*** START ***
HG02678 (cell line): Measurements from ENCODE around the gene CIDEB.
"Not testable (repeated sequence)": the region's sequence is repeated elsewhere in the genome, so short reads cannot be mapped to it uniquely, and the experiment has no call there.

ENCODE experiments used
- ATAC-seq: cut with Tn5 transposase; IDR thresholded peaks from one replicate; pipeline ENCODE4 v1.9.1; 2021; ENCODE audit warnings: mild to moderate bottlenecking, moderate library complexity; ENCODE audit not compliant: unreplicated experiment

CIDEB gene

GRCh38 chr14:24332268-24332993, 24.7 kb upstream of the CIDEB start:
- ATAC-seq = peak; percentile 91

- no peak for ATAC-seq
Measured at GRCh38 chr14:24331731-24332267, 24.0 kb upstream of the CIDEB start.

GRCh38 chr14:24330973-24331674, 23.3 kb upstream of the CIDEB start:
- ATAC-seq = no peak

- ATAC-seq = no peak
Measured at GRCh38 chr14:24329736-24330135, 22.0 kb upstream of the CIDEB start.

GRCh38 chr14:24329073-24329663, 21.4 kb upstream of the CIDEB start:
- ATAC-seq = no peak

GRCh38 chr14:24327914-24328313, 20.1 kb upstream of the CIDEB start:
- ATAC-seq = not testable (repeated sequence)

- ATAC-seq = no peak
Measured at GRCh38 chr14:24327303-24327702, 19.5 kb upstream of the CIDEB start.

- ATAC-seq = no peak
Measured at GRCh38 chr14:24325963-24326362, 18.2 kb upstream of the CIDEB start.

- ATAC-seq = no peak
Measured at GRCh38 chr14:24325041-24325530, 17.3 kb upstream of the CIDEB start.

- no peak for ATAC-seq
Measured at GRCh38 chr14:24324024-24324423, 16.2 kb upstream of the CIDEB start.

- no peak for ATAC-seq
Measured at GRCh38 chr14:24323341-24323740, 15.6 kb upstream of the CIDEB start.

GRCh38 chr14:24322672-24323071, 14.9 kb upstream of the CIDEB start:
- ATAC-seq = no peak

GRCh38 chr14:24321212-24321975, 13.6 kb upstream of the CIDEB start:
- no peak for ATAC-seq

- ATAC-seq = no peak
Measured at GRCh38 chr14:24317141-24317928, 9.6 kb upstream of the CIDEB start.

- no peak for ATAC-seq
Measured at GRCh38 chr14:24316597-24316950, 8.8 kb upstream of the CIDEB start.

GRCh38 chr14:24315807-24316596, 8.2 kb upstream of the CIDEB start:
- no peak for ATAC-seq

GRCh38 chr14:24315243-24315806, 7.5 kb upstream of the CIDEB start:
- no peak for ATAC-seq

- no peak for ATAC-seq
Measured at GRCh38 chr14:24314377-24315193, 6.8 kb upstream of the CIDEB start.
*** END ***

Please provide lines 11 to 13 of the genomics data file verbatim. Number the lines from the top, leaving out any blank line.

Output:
- ATAC-seq = no peak

- ATAC-seq = no peak
Measured at GRCh38 chr14:24329736-24330135, 22.0 kb upstream of the CIDEB start.